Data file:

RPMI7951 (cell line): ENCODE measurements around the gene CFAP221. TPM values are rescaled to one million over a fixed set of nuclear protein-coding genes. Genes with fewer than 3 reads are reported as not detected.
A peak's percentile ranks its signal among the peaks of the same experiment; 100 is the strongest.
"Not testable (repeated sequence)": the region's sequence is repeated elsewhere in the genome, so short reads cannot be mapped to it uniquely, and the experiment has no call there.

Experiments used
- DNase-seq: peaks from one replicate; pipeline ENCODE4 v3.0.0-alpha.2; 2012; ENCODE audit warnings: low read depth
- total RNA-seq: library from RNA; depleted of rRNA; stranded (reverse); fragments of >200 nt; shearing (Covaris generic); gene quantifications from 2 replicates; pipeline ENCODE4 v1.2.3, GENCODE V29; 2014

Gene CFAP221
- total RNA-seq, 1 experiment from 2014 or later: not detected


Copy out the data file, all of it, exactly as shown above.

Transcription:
RPMI7951 (cell line): ENCODE measurements around the gene CFAP221. TPM values are rescaled to one million over a fixed set of nuclear protein-coding genes. Genes with fewer than 3 reads are reported as not detected.
A peak's percentile ranks its signal among the peaks of the same experiment; 100 is the strongest.
"Not testable (repeated sequence)": the region's sequence is repeated elsewhere in the genome, so short reads cannot be mapped to it uniquely, and the experiment has no call there.

Experiments used
- DNase-seq: peaks from one replicate; pipeline ENCODE4 v3.0.0-alpha.2; 2012; ENCODE audit warnings: low read depth
- total RNA-seq: library from RNA; depleted of rRNA; stranded (reverse); fragments of >200 nt; shearing (Covaris generic); gene quantifications from 2 replicates; pipeline ENCODE4 v1.2.3, GENCODE V29; 2014

Gene CFAP221
- total RNA-seq, 1 experiment from 2014 or later: not detected